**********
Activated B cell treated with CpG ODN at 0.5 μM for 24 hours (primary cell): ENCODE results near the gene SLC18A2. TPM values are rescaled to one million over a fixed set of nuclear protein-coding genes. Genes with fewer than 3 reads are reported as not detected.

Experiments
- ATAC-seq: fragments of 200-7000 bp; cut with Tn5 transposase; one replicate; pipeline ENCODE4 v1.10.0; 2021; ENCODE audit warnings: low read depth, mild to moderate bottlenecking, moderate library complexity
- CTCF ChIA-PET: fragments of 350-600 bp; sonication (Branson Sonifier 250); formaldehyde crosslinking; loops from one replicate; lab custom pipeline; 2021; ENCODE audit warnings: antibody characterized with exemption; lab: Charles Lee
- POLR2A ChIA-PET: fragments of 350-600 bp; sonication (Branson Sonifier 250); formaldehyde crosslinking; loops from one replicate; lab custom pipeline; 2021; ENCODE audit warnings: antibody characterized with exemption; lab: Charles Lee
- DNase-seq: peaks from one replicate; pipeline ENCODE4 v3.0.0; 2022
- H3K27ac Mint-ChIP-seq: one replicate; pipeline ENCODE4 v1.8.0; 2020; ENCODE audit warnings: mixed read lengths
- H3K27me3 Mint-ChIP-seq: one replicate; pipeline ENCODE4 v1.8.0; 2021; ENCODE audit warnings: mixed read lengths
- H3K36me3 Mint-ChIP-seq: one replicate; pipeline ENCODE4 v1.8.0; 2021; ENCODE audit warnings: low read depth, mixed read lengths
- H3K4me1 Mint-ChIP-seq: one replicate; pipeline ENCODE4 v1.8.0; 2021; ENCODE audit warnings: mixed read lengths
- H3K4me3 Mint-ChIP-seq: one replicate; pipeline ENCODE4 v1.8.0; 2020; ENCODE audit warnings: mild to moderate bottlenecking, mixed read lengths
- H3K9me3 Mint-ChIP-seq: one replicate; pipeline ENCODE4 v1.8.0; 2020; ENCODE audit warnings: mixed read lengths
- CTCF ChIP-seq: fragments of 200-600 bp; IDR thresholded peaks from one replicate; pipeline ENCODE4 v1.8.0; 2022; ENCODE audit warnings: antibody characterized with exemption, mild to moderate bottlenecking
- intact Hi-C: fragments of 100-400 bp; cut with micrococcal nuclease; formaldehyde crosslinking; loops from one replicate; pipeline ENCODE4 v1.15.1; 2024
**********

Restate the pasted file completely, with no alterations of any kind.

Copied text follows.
Activated B cell treated with CpG ODN at 0.5 μM for 24 hours (primary cell): ENCODE results near the gene SLC18A2. TPM values are rescaled to one million over a fixed set of nuclear protein-coding genes. Genes with fewer than 3 reads are reported as not detected.

Experiments
- ATAC-seq: fragments of 200-7000 bp; cut with Tn5 transposase; one replicate; pipeline ENCODE4 v1.10.0; 2021; ENCODE audit warnings: low read depth, mild to moderate bottlenecking, moderate library complexity
- CTCF ChIA-PET: fragments of 350-600 bp; sonication (Branson Sonifier 250); formaldehyde crosslinking; loops from one replicate; lab custom pipeline; 2021; ENCODE audit warnings: antibody characterized with exemption; lab: Charles Lee
- POLR2A ChIA-PET: fragments of 350-600 bp; sonication (Branson Sonifier 250); formaldehyde crosslinking; loops from one replicate; lab custom pipeline; 2021; ENCODE audit warnings: antibody characterized with exemption; lab: Charles Lee
- DNase-seq: peaks from one replicate; pipeline ENCODE4 v3.0.0; 2022
- H3K27ac Mint-ChIP-seq: one replicate; pipeline ENCODE4 v1.8.0; 2020; ENCODE audit warnings: mixed read lengths
- H3K27me3 Mint-ChIP-seq: one replicate; pipeline ENCODE4 v1.8.0; 2021; ENCODE audit warnings: mixed read lengths
- H3K36me3 Mint-ChIP-seq: one replicate; pipeline ENCODE4 v1.8.0; 2021; ENCODE audit warnings: low read depth, mixed read lengths
- H3K4me1 Mint-ChIP-seq: one replicate; pipeline ENCODE4 v1.8.0; 2021; ENCODE audit warnings: mixed read lengths
- H3K4me3 Mint-ChIP-seq: one replicate; pipeline ENCODE4 v1.8.0; 2020; ENCODE audit warnings: mild to moderate bottlenecking, mixed read lengths
- H3K9me3 Mint-ChIP-seq: one replicate; pipeline ENCODE4 v1.8.0; 2020; ENCODE audit warnings: mixed read lengths
- CTCF ChIP-seq: fragments of 200-600 bp; IDR thresholded peaks from one replicate; pipeline ENCODE4 v1.8.0; 2022; ENCODE audit warnings: antibody characterized with exemption, mild to moderate bottlenecking
- intact Hi-C: fragments of 100-400 bp; cut with micrococcal nuclease; formaldehyde crosslinking; loops from one replicate; pipeline ENCODE4 v1.15.1; 2024